Sir Martin Sorrell quits WPP following misconduct allegations

Employment & Skills | Latest News | South East

Sir Martin Sorrell

Founder of advertising giant WPP, Sir Martin Sorrell, has resigned from the company over the weekend following allegations of personal misconduct.

The 72-year-old founded the company in 1985 following the acquisition of a small Kent-based firm and developed it into the world’s largest marketing services group.

The allegations centre around Sorrell’s apparent misuse of company assets.

However, Sorrell will be treated as if he has retired from WPP, meaning that he will receive 1.65 million shares under the company’s long-term performance plan. These are estimated to be worth around £20 million. Sorrell already owns more than £200 million worth of shares in the company.

Sorrell steps down after building WPP into a £15.4 billion revenue business with over 200,000 employees.

The announcement of his departure was made on Saturday, following weeks of investigations into his affairs within the company.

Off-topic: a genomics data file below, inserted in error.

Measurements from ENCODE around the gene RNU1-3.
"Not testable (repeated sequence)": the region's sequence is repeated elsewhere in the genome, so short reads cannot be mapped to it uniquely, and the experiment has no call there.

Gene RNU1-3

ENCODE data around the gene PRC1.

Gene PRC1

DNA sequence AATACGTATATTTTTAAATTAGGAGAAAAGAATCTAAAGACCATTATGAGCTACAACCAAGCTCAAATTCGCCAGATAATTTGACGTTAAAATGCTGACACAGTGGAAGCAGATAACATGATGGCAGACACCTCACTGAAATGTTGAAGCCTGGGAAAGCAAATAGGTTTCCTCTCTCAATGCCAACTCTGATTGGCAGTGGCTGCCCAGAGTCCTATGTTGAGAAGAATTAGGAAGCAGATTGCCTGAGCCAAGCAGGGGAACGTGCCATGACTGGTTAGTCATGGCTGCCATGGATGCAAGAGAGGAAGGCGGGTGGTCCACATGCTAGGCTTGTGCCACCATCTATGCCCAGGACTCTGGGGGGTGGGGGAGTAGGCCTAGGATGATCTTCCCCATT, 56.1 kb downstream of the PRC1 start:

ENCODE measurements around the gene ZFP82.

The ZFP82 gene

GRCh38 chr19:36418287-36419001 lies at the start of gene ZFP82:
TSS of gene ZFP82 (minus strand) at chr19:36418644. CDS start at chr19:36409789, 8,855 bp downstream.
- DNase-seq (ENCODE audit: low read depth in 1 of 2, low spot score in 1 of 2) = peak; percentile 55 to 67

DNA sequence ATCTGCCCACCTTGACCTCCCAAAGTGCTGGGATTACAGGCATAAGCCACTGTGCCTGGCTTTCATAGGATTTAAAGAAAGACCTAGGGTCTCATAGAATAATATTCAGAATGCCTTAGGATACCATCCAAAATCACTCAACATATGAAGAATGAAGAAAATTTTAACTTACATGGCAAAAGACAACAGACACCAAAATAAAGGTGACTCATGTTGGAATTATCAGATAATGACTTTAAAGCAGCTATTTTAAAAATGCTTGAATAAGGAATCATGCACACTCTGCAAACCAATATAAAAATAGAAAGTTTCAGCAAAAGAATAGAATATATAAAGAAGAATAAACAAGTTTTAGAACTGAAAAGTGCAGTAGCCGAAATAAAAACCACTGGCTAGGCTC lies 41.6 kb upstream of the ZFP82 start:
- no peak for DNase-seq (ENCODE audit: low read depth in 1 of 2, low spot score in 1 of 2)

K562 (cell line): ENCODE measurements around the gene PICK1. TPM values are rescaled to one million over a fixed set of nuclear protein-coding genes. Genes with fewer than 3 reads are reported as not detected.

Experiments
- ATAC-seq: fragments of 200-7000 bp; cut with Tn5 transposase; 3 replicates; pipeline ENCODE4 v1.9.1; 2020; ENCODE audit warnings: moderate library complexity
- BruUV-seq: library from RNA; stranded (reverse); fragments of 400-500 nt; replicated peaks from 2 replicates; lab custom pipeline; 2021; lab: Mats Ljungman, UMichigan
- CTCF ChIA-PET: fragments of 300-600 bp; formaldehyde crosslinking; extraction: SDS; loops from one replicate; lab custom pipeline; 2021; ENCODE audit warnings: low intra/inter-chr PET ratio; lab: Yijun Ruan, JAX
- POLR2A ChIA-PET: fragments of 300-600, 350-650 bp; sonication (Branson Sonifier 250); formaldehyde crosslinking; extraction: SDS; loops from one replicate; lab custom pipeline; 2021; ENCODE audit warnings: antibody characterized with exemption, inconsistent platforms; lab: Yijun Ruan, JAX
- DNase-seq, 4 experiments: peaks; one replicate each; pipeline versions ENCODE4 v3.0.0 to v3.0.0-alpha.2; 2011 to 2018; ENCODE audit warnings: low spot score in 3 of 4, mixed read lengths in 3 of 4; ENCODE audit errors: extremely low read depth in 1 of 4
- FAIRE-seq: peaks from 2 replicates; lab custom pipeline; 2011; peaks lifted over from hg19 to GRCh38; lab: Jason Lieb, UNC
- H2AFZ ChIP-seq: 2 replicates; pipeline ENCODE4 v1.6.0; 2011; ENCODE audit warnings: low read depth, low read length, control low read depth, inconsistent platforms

Chairman Roberto Quarta will take his place as Executive Chairman until a new CEO can be found.

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Mark Read, Chief Executive Officer of Wunderman and WPP Digital, and Andrew Scott, WPP Corporate Development Director and Chief Operating Officer, Europe, have been appointed as joint Chief Operating Officers of WPP.

In a statement released by WPP, they stated that Sorrell would remain available to help assist with the transition.

Following the announcement Sorrell said: “Obviously I am sad to leave WPP after 33 years. It has been a passion, focus and source of energy for so long. However, I believe it is in the best interests of the business if I step down now.

“I leave the Company in very good hands, as the Board knows. Mark and Andrew and the management team at all levels have the knowledge and abilities to take WPP to even greater heights and capitalise on the geographic and functional opportunities.

“I will particularly miss the daily interactions with everyone across the world and want to thank them and their families for all they have done, and will do, for WPP.”

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Click here to see five CEOs who were forced to leave their position.

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